How to Choose a Puppy
You may think that on the inside, one puppy is much like another. But in fact, by the time he gets to his new home, each puppy will be a unique individual ready to react in his own special way to his new environment.
Select a puppy that, at the age of six to eight weeks, will approach you readily with a confident posture and a happily wagging tail. Well-socialized puppies are pleased to greet new people in a calm, friendly manner and should be content when picked up and gently restrained. Avoid puppies that flatten as they approach or that try to avoid you. If you have already bought a puppy that is concerned about human contact, you will need to work very hard to overcome this fear and shyness while your puppy is still young.
Seeing the mother with the puppies gives a good indication of your puppy’s future temperament. Nervous traits are usually inherited, and it is also likely that puppies that experience their mother’s fear and aggression toward strangers at an early age learn this behaviour and will show it later as they mature.
Often, when I have seen people whose puppies have a nervous-aggression problem and ask if they saw their dog’s mother, they say, “Oh, yes, but you couldn’t get near her” or worse, “Yes, but she nipped me.” One couple, whose dog was very aggressive toward strangers and who had bought the puppy knowing that his parents were guard dogs, commented that they wanted their dog to be a guard, too, but not to bite people!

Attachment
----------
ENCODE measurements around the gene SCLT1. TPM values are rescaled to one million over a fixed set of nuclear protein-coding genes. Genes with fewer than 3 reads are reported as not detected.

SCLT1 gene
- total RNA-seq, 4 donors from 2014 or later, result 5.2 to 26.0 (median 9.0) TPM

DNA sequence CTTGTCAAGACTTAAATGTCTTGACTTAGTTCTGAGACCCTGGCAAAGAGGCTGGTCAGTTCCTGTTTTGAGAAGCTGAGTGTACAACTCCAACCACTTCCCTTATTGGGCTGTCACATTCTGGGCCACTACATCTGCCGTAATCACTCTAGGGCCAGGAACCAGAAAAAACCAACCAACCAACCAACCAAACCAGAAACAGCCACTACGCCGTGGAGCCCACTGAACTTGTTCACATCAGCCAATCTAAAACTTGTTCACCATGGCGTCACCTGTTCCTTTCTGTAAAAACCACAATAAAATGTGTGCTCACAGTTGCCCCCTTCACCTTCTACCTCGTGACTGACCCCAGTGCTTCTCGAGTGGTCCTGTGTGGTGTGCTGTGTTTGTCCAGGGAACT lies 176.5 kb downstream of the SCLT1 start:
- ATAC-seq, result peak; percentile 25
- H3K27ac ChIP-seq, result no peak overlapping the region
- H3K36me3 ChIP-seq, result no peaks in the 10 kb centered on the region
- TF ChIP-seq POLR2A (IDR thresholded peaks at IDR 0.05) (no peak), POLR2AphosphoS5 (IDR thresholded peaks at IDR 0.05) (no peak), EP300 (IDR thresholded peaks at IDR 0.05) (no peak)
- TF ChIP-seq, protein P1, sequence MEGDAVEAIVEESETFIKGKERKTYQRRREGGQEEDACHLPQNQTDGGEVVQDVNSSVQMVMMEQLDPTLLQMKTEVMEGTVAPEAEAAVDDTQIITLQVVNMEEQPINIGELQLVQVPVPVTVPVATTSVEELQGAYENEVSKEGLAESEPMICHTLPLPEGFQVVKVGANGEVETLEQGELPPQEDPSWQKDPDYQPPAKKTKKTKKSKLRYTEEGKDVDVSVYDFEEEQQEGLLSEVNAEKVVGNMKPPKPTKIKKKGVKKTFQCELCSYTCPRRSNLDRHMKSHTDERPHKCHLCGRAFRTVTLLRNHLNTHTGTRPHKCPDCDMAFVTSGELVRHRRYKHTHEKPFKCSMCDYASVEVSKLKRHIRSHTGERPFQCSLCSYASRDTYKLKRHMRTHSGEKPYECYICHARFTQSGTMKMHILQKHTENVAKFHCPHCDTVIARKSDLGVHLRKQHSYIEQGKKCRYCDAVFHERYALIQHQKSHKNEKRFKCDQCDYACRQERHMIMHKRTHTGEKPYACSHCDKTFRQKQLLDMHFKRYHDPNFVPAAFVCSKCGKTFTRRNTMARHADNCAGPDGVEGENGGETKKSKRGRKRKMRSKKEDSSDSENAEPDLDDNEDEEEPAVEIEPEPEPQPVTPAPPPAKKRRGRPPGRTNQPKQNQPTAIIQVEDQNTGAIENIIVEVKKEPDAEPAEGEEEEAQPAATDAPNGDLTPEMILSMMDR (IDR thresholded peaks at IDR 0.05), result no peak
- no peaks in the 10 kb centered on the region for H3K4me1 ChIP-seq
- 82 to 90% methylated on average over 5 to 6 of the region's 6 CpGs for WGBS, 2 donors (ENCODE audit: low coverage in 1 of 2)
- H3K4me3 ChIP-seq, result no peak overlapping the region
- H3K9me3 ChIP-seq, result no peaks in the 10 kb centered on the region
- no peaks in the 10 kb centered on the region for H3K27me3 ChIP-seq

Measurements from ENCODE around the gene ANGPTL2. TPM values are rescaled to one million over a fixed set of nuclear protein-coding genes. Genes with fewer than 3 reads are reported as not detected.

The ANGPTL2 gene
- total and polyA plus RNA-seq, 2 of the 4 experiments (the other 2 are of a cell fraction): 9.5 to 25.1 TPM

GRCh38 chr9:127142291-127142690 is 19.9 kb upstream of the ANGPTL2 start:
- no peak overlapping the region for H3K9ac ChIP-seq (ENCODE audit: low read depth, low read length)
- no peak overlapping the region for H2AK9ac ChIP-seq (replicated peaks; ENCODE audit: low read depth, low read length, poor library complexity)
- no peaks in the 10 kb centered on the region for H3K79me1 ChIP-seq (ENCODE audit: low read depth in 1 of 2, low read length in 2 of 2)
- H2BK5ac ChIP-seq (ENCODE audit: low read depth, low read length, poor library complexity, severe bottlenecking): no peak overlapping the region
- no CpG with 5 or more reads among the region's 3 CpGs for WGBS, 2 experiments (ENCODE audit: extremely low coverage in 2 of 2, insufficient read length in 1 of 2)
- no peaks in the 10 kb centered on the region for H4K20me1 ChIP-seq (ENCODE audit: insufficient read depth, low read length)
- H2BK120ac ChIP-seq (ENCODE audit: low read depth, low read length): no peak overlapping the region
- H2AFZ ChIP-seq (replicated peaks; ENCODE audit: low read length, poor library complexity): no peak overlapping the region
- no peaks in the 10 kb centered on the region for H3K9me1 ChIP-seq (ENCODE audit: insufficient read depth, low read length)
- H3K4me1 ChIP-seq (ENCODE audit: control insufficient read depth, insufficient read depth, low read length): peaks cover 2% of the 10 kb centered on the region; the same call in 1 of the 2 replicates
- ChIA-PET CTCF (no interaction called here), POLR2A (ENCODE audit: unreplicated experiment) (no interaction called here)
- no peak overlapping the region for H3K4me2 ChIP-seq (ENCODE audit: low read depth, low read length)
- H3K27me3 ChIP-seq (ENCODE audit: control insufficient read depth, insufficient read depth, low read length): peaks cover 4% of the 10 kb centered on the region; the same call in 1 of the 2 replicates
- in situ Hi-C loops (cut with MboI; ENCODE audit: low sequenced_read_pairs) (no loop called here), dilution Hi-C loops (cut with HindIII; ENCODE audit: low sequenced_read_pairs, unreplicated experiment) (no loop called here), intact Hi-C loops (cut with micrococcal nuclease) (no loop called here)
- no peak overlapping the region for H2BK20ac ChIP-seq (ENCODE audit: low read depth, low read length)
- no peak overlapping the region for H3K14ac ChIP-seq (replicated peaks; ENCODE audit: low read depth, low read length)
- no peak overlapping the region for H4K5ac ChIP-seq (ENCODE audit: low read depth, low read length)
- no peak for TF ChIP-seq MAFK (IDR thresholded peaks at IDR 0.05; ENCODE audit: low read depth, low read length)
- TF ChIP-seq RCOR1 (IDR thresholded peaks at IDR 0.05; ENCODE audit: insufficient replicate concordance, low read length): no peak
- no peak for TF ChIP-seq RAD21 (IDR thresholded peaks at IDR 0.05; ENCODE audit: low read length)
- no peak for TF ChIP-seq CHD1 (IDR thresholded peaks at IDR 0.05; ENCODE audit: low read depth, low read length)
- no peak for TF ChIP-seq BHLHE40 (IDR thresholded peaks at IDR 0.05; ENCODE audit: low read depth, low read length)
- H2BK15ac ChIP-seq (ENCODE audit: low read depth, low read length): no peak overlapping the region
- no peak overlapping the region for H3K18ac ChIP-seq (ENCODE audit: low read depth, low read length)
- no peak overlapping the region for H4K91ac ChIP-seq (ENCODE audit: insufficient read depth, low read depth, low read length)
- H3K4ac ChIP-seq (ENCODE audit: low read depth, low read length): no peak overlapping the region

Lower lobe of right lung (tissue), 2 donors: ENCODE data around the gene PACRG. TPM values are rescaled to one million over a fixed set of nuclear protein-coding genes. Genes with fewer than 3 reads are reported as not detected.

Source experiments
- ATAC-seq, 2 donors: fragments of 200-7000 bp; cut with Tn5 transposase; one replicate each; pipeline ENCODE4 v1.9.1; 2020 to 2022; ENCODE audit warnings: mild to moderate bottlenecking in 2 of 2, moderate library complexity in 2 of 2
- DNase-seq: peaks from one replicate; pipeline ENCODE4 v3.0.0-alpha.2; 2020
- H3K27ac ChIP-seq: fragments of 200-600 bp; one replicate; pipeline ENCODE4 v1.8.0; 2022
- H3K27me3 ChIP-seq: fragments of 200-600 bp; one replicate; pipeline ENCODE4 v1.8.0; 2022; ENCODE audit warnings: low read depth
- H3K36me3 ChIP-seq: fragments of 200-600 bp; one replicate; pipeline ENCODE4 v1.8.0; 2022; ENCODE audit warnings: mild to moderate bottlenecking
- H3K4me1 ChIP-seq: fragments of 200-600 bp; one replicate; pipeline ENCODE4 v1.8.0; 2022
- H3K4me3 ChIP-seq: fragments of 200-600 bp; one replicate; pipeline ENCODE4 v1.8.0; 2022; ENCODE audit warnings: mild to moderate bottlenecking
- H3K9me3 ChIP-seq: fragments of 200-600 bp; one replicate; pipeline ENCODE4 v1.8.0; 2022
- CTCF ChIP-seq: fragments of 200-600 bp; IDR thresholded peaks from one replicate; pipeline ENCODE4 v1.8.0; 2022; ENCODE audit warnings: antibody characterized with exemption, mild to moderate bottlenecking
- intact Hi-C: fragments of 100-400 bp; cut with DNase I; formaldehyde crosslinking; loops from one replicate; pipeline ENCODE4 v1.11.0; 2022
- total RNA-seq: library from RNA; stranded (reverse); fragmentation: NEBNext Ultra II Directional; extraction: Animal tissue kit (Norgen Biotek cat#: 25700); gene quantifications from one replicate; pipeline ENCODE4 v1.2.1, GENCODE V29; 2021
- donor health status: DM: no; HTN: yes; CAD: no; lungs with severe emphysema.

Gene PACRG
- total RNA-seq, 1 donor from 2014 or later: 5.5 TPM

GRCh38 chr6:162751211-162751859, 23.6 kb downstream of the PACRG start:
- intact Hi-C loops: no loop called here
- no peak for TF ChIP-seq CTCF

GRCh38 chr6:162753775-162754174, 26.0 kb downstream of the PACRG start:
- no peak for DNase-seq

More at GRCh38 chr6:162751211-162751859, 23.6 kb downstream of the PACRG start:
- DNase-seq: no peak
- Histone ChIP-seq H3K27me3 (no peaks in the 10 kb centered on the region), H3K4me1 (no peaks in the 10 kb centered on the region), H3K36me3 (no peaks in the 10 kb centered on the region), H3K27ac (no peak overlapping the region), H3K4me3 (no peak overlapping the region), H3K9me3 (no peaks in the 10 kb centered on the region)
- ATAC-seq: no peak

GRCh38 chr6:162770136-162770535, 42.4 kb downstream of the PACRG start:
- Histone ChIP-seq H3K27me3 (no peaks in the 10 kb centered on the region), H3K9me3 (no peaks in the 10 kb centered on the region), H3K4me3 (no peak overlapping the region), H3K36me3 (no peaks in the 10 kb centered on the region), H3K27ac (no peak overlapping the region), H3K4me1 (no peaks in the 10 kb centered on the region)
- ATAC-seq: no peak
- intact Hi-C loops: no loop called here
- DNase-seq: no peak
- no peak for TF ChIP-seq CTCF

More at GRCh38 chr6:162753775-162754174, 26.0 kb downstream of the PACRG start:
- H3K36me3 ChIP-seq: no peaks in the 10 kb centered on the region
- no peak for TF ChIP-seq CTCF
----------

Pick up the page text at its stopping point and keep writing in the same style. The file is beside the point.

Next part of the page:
Breeders may tell you that the mother cannot be seen because she has become aggressive to strangers since having her puppies. This means that she had an underlying aggression problem that eventually revealed itself with the stresses of giving birth and the extra visitors, so it is not wise to take one of her puppies.
Lastly, beware of the many unscrupulous breeders and dealers who use puppies as a way of making money. I know of one man who breeds German Shepherds that have highly unreliable temperaments and sells them with the assurance that he will take them back should anything go wrong. He usually gets them back again at one year old because the owners are unable to handle them, and then he sells them for a second time, as guard dogs.
If you enjoyed this article, why not purchase a copy of The Perfect Puppy by Gwen Bailey. You’ll find the book at major retailers near you. The Perfect Puppy is published by The Reader’s Digest Association, Inc.
Please note that the advice provided in this article, and in the book, is not a substitute for advice from a licensed veterinarian in a particular situation.